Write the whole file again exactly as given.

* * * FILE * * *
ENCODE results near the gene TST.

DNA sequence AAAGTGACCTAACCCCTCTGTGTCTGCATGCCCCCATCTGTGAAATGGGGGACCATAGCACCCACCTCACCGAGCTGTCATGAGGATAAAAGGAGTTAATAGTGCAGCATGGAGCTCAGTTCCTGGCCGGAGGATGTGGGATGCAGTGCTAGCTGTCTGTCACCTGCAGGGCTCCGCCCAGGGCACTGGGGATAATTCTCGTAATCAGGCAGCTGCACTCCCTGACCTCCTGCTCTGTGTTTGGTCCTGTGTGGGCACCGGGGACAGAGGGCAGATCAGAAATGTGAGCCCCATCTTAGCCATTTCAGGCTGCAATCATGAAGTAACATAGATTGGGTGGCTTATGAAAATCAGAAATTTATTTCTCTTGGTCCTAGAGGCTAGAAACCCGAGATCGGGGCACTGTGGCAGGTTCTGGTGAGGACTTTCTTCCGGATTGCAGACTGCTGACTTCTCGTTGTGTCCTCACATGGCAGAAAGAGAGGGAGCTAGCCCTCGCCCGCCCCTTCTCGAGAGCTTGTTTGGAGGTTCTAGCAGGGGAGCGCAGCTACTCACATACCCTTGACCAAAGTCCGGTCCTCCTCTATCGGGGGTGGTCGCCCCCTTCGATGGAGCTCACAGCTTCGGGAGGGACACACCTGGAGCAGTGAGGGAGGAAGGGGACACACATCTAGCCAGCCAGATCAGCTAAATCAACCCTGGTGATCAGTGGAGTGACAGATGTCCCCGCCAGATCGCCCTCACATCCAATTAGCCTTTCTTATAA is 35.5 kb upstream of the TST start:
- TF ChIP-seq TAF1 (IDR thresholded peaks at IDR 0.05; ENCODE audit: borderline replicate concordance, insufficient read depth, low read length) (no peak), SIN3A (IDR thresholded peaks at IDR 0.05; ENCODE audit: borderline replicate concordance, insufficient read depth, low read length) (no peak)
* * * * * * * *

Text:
ENCODE results near the gene TST.

DNA sequence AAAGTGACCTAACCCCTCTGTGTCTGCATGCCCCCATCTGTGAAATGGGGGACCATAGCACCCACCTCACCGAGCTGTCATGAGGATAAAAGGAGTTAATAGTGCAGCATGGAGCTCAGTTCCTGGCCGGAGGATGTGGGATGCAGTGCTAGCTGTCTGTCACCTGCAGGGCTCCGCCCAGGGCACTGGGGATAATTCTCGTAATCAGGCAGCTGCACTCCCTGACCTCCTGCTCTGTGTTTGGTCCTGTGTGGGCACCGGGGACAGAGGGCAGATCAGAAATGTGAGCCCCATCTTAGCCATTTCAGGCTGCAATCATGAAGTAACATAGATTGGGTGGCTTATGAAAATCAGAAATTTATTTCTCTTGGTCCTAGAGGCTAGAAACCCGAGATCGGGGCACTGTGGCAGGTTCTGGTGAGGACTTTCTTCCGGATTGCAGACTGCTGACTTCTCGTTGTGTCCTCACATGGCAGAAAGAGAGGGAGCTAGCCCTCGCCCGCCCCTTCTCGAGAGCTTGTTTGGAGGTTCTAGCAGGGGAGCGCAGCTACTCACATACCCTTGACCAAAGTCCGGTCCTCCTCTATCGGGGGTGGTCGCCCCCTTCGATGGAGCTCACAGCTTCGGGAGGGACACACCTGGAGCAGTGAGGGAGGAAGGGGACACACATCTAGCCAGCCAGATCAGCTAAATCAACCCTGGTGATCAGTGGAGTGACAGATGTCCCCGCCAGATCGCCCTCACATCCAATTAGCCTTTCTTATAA is 35.5 kb upstream of the TST start:
- TF ChIP-seq TAF1 (IDR thresholded peaks at IDR 0.05; ENCODE audit: borderline replicate concordance, insufficient read depth, low read length) (no peak), SIN3A (IDR thresholded peaks at IDR 0.05; ENCODE audit: borderline replicate concordance, insufficient read depth, low read length) (no peak)